Technology Enhanced Teamwork: Aligning Individual Contributions for Superior Team Performance

By Jude-York, Deborah | Organization Development Journal, Fall 1998 | Go to article overview

Technology Enhanced Teamwork: Aligning Individual Contributions for Superior Team Performance


Jude-York, Deborah, Organization Development Journal


Abstract

This paper will present observations and recommendations from a study of three teams and their uses of technology to enhance team productivity. The teams are representative of two large U.S. corporations with global extensions in the computer and telecommunications industries. Innovative socio-technical models were introduced to the teams to improve collaborative work processes and business results. Utilizing the Lotus Notes groupware application TeamRoomTM, teams made significant improvements in: synergistically building upon each other s work, aligning individual work around business plans, improving team communication, coordination and collaboration, and so on. The study contributes to our understanding in team performance enhanced with the use of groupware technology.

Introduction Increasing globalization, advancing technology and potential gains from effective team performance offer exciting promise for advancing organizational productivity. Teams attempting to work together on common work objectives while remaining in geographically dispersed work locations experience significant challenges. All teams struggle with communication, collaboration and coordination in their work, and while not every group of people at work should become an interdependent team of players, those who have urgent performance challenges requiring multiple inputs stand to gain from an increasing use of current technology to enhance their teamwork. Developments in technology have advanced so rapidly that corresponding human systems have not been able to keep pace. Although we now have electronic tools with great potential to enable superior team performance, many continue to sit on the shelf. Managers are too busy to learn the technology placed on their computers, technologists see technology as a stand alone tool, and the new frontier of socio-technical possibilities remains out in the distant horizon, locked behind the limits of our current paradigm of understanding.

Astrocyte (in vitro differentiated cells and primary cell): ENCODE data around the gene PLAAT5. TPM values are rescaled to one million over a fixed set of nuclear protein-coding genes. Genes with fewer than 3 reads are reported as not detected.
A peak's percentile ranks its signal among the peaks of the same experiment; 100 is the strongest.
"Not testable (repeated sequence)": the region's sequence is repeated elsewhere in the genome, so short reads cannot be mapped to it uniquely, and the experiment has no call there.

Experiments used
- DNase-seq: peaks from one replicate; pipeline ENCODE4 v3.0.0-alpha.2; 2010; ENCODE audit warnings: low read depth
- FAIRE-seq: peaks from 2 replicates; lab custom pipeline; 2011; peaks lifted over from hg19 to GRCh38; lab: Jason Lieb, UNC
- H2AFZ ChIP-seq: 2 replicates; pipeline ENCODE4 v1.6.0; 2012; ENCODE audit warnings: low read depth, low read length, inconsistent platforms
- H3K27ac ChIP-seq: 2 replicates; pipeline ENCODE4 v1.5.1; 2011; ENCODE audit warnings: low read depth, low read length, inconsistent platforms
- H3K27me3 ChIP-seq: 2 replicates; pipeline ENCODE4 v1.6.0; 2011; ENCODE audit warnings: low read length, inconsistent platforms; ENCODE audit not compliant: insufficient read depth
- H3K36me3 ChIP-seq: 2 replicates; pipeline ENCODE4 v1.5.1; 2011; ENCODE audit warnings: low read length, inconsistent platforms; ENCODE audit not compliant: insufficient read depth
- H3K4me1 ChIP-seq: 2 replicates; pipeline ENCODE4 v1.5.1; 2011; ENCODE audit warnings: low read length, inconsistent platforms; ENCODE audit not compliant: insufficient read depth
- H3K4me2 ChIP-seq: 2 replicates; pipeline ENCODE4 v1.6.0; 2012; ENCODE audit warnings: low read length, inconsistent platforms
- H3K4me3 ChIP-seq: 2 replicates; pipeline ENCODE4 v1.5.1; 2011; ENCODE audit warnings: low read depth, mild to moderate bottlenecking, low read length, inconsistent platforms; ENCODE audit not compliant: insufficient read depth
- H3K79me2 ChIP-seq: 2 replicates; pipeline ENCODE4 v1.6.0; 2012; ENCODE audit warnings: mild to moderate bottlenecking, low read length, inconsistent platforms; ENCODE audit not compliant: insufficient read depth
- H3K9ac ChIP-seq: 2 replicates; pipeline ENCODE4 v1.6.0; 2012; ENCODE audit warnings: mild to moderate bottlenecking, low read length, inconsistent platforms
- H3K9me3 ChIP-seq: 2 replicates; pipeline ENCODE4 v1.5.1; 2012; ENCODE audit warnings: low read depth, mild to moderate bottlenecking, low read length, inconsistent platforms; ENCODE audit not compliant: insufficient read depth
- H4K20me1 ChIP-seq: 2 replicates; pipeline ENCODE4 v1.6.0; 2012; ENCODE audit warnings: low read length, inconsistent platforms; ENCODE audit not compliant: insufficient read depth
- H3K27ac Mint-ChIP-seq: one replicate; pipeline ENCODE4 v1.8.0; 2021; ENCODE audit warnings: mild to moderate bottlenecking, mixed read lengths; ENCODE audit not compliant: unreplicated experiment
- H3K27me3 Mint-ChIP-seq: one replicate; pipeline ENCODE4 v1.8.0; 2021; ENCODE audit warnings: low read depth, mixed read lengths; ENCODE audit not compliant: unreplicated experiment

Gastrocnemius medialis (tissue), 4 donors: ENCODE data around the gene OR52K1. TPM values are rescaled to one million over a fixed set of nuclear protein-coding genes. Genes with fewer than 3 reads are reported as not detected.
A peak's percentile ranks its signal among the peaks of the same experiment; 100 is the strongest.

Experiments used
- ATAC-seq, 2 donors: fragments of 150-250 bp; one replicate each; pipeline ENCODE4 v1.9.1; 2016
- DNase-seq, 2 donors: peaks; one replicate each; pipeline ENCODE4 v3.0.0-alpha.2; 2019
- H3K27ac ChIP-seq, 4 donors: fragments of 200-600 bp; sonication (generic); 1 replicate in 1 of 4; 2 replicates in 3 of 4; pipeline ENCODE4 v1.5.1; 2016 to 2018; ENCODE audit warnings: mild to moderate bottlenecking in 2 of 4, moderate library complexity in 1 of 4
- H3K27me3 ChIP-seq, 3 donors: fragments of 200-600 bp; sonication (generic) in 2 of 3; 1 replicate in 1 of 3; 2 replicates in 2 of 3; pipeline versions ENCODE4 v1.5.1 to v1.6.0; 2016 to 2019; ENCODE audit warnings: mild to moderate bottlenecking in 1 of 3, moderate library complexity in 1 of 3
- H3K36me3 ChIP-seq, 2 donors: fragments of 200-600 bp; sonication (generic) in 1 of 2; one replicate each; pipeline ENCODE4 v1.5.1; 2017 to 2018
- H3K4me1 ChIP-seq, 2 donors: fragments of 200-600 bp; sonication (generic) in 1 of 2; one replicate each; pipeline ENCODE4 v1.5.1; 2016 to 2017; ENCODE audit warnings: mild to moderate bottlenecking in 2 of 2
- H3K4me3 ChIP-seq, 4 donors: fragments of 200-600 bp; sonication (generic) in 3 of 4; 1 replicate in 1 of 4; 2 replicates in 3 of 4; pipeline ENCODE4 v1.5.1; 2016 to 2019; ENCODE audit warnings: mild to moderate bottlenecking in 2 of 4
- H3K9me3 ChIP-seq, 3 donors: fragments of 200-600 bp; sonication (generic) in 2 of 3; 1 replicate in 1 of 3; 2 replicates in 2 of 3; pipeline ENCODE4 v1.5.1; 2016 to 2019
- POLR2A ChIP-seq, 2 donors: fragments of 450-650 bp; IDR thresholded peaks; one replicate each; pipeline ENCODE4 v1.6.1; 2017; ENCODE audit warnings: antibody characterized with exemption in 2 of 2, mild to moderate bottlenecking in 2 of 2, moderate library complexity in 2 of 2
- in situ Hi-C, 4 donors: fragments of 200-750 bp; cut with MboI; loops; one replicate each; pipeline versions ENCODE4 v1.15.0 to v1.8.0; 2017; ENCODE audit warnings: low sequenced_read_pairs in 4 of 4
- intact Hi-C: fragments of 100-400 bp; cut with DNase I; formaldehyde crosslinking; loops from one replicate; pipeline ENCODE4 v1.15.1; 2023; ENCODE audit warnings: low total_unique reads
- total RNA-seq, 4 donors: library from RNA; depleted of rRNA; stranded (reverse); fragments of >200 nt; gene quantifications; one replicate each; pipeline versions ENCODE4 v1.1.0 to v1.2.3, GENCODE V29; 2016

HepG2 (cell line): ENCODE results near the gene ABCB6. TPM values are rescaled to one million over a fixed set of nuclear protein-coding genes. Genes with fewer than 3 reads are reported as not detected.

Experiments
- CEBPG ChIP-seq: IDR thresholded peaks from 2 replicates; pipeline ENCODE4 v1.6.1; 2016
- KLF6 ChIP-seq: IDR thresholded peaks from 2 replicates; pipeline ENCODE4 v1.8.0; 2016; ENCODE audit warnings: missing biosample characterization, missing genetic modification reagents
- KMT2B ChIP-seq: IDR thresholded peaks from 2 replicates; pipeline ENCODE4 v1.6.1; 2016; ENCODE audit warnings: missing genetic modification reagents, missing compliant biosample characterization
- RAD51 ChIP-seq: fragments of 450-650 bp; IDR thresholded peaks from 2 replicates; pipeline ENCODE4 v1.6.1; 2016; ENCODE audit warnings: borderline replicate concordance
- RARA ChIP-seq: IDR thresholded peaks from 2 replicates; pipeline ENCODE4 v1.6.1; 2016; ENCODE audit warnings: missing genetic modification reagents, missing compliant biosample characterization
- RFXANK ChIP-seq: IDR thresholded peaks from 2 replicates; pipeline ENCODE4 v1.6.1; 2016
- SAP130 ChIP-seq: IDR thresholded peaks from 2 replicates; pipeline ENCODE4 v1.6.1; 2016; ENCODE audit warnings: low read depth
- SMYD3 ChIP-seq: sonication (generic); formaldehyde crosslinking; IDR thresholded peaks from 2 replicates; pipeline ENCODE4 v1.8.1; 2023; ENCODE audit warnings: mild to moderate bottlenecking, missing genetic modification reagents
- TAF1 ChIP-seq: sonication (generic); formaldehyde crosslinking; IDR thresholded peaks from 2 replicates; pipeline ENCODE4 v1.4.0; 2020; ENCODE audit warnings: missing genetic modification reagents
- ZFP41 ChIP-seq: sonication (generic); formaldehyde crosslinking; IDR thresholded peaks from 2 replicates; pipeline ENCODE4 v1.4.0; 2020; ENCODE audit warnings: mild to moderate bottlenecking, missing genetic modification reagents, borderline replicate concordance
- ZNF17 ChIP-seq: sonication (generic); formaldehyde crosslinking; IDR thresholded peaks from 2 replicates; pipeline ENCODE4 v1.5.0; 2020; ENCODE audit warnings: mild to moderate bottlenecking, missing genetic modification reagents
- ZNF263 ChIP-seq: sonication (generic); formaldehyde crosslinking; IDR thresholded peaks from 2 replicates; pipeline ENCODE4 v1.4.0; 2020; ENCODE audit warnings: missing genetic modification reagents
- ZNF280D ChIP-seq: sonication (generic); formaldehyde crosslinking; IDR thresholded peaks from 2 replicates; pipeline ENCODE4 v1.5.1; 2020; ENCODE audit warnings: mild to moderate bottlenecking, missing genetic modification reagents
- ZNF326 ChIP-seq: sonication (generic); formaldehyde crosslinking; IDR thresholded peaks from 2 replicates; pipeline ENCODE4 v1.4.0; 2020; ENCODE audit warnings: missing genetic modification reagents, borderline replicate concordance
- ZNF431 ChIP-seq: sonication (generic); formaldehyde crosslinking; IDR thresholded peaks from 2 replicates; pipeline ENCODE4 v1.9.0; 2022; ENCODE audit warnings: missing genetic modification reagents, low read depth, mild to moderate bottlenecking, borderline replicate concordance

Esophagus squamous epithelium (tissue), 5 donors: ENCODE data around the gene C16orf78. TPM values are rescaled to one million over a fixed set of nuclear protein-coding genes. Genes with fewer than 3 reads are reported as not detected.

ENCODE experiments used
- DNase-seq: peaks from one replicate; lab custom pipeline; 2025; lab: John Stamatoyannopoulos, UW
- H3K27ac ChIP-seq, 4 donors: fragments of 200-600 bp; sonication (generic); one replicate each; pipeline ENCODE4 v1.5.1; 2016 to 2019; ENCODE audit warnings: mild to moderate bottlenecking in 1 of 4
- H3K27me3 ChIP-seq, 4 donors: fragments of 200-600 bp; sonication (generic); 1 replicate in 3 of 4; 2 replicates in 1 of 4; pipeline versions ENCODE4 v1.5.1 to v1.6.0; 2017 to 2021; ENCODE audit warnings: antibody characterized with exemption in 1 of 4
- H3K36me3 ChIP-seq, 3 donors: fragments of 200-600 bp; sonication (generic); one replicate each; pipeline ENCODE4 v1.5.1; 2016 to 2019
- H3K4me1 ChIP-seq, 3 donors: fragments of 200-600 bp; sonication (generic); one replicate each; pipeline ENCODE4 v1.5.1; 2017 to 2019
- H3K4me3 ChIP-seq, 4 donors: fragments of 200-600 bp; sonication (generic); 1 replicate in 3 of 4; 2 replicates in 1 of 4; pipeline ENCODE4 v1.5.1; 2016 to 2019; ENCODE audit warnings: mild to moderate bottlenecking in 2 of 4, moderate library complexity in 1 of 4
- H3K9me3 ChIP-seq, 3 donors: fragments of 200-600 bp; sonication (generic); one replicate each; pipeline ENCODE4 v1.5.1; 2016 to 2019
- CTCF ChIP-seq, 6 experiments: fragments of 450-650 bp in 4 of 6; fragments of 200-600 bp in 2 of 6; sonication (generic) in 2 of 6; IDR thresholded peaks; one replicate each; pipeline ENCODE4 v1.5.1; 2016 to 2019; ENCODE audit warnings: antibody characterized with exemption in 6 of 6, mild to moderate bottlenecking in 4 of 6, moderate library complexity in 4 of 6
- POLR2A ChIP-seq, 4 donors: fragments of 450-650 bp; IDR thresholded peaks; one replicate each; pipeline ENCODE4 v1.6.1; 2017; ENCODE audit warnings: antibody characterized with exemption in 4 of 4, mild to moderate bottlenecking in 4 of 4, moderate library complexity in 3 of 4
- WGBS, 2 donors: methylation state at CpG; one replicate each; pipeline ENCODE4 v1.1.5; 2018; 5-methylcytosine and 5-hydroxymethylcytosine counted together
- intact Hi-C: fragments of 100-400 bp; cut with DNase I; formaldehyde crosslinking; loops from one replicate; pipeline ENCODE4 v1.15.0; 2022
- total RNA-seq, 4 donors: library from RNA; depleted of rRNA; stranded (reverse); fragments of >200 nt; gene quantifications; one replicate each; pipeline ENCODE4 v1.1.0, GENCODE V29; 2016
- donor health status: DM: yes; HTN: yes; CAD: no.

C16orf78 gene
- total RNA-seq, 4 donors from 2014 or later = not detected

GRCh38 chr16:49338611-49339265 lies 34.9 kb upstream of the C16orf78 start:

Consider the following common scenarios in organizations today. Business plans are developed by management teams to align organizational contributions around common strategies. They are driven by annual corporate requirements, resulting in time-pressured drills to get paperwork in on time. Once submitted, the documents are not reviewed again until the end of the following year when the cycle begins anew.

These same teams spend anywhere from 40-70% of their time in meetings. Most people who attend these meetings feel the majority are unproductive and a general waste of time. Work is not saved in a common team memory, action items are not tracked between meetings and excessive time is spent on basic information sharing. These established behavioral patterns often result in redundant work efforts, limited accountability, lost productivity, re-work, ineffective organizational learning, and individual work that is not aligned with the team's overall mission in the organization.

This article presents observations and recommendations from a study of three teams and their uses of technology to enhance team productivity. The teams are representative of two large U.S. corporations with global extensions in high tech computer and telecommunications industries. All teams have members working in a virtual capacity, some with international challenges and some with cross-industry membership. Observations were made by consultants working with the teams, and from interviews conducted with team members. Innovative socio-technical models were introduced to the teams to improve collaborative work processes and business results. Two of the teams made stated improvements in building upon each other's work, aligning work around business plans, decreasing cycle time and minimizing faceto-face meeting time. The third team struggled in building their `social system' to include remote members and in achieving the results chartered in their mission. The Impact of Technology on Work While the community of technical experts excels at creating new tools, the user community often finds it hard to keep up. …

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